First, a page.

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10. Suite For Piano, The Voices Of My Town: IV. Bambuco Global
6:13 $0.99
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11. Etude Op. 10, No. 12 In C Minor, "Revolutionary"
2:33 $0.99
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12. 10 Preludes, Op. 23: No. 3 In D Minor: Tempo Di Minuetto
4:14 $0.99
Downloads are available as MP3-320 files.

ABOUT THIS ALBUM


Album Notes
Leonardo Le San’s Artist Philosophy

This is a question I ask myself: is my art the result of my biology, part of my DNA before I was even born, or am I the product of my artistic influences? How can one even begin to define the not so obvious influences – visual, auditory, behavioral, and beliefs constantly saved into the hard disks of our minds and retrieved when least expected? My philosophy of art is fueled by the vivid pain of my youth in an immigrant family dealing with separation and adaptation to a new world, and my passion and love for a woman-artist and our only child. It is shaped by a sense of the majestic universe and an urge to rebel against it, still admiring its mathematical conventions in search of its secrets and infinite light. Mine is a philosophy comprised of ephemeral moments of inspiration, wild visions, folklore, dances, my mother’s and father’s favorite songs, and storytelling in the small Colombian town where my brother and I were born.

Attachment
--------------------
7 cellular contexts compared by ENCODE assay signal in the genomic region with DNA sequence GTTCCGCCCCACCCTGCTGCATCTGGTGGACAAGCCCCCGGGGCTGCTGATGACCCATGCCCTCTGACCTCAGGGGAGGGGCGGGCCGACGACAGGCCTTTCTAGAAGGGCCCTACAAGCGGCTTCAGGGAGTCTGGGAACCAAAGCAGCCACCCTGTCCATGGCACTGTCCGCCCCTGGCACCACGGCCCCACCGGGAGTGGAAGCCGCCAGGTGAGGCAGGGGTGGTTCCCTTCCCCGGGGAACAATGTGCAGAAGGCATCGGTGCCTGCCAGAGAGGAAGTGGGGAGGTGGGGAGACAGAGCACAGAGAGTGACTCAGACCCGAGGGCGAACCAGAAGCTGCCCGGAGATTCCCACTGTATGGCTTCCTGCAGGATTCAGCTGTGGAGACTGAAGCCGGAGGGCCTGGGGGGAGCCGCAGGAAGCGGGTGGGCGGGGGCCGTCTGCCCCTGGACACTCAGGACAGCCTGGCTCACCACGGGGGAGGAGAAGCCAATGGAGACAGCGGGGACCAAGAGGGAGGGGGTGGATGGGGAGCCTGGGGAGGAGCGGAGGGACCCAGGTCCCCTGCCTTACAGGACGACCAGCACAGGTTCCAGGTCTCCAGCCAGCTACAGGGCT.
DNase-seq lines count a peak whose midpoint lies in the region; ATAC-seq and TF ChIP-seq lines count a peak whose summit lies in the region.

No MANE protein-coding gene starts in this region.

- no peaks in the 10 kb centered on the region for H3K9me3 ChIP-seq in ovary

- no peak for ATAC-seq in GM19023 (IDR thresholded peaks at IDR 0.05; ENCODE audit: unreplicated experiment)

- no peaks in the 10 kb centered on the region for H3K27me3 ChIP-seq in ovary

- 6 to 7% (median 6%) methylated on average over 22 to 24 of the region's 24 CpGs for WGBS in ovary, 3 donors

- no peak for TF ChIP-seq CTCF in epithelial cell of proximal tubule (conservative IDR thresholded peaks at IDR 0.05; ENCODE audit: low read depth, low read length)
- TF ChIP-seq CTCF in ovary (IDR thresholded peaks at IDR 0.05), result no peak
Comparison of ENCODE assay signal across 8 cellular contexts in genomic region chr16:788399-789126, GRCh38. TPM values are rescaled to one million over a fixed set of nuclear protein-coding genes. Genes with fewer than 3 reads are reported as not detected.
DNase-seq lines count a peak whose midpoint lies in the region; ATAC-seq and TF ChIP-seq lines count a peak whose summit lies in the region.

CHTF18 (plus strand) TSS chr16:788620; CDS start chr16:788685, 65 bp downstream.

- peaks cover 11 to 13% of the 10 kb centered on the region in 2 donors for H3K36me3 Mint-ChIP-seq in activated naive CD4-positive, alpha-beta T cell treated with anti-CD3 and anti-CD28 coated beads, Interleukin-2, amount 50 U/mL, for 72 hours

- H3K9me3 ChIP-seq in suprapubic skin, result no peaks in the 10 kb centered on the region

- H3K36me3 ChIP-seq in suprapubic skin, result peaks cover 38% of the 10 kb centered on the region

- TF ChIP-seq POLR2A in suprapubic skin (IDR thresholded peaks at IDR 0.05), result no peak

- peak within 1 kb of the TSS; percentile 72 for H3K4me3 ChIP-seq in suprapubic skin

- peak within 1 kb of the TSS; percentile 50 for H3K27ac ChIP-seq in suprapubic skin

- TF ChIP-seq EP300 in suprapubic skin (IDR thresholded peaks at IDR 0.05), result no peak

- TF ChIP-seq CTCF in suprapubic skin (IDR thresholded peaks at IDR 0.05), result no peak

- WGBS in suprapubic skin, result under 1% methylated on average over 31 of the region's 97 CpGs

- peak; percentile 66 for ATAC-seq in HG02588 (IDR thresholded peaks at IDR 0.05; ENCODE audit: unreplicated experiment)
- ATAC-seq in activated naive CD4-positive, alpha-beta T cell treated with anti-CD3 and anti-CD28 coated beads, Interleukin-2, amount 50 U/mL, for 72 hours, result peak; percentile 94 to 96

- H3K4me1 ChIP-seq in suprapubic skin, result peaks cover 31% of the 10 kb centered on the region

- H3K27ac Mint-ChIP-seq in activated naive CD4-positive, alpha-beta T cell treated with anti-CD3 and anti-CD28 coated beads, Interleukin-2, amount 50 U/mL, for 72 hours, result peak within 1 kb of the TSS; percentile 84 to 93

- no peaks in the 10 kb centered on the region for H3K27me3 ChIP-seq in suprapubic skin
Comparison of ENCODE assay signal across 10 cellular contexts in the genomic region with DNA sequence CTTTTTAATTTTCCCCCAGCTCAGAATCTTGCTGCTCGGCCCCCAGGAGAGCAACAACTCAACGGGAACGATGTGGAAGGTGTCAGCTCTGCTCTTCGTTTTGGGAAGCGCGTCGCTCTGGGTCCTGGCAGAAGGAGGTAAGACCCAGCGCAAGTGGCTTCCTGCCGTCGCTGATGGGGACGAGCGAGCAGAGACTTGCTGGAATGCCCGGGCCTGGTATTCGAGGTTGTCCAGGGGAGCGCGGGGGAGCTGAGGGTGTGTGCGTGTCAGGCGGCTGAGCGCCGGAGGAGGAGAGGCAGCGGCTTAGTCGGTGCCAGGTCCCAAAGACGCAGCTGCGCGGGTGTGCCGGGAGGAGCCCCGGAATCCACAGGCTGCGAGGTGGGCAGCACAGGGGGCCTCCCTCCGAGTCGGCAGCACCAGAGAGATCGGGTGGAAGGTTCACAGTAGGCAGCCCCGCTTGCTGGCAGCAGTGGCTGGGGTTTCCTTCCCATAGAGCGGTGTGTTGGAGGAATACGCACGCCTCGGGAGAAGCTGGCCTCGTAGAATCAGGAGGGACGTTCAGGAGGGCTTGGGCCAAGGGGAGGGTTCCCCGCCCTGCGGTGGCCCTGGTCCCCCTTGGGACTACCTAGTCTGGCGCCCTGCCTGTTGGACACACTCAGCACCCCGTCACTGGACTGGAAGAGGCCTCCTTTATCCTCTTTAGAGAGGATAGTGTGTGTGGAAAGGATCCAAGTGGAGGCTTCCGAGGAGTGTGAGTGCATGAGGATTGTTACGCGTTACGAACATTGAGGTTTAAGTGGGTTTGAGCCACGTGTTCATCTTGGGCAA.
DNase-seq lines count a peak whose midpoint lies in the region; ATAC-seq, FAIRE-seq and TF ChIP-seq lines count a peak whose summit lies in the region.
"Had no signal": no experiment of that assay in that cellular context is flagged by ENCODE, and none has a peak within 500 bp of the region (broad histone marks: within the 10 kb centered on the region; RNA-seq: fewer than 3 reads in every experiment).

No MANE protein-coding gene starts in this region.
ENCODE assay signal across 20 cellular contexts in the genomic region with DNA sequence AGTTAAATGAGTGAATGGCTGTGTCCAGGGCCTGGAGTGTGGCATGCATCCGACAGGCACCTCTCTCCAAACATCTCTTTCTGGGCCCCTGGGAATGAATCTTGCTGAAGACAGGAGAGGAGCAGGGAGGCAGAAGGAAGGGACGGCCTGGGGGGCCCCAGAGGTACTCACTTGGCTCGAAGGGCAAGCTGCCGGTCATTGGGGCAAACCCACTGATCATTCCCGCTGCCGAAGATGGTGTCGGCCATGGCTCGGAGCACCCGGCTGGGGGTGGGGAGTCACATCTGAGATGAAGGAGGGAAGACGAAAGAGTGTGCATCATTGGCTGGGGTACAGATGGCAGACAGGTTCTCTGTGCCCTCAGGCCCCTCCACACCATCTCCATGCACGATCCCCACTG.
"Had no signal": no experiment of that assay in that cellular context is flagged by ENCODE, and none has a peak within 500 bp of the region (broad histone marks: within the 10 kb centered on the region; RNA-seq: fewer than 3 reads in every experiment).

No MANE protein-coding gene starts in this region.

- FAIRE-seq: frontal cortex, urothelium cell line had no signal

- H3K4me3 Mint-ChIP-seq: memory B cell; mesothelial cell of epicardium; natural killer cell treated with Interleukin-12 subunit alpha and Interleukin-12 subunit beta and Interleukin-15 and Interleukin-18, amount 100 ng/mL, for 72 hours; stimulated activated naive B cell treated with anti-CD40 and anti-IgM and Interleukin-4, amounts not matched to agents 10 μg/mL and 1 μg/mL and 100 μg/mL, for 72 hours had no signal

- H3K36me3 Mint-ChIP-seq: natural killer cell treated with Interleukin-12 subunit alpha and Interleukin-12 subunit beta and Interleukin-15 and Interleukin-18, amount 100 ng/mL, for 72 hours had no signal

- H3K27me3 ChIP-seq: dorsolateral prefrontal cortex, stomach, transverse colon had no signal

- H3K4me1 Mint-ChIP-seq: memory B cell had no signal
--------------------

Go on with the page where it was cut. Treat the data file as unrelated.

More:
For me, the masters’ legacy juxtaposes my formal schooling and my multicultural world experiences as working person and creative intellectual. When interpreting the works of Beethoven, Chopin, Liszt or Rachmaninov, I experience the journey of life at the speed of light or at the slower tempo of an old train. I am captivated in the midst of each of the masters’ expositions, developments, phrases, and structural designs and in the most robust climactic points. This has become my discipline: interpreting and studying master works as well as writing my own compositions forming an inseparable practice.